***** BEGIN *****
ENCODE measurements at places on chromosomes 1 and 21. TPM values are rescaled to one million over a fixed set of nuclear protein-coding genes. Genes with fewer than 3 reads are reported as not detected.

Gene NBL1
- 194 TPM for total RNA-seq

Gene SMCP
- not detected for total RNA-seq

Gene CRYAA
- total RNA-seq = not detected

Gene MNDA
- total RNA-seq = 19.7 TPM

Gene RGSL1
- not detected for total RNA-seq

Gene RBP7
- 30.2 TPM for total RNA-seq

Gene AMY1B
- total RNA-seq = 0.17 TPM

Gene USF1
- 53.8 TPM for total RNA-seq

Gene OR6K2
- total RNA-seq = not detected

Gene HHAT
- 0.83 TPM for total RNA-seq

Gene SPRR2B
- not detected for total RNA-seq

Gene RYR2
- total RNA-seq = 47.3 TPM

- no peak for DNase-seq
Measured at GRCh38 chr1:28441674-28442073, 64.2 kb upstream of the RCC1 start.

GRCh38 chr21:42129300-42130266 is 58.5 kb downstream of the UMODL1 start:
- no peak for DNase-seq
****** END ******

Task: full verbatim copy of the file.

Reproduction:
ENCODE measurements at places on chromosomes 1 and 21. TPM values are rescaled to one million over a fixed set of nuclear protein-coding genes. Genes with fewer than 3 reads are reported as not detected.

Gene NBL1
- 194 TPM for total RNA-seq

Gene SMCP
- not detected for total RNA-seq

Gene CRYAA
- total RNA-seq = not detected

Gene MNDA
- total RNA-seq = 19.7 TPM

Gene RGSL1
- not detected for total RNA-seq

Gene RBP7
- 30.2 TPM for total RNA-seq

Gene AMY1B
- total RNA-seq = 0.17 TPM

Gene USF1
- 53.8 TPM for total RNA-seq

Gene OR6K2
- total RNA-seq = not detected

Gene HHAT
- 0.83 TPM for total RNA-seq

Gene SPRR2B
- not detected for total RNA-seq

Gene RYR2
- total RNA-seq = 47.3 TPM

- no peak for DNase-seq
Measured at GRCh38 chr1:28441674-28442073, 64.2 kb upstream of the RCC1 start.

GRCh38 chr21:42129300-42130266 is 58.5 kb downstream of the UMODL1 start:
- no peak for DNase-seq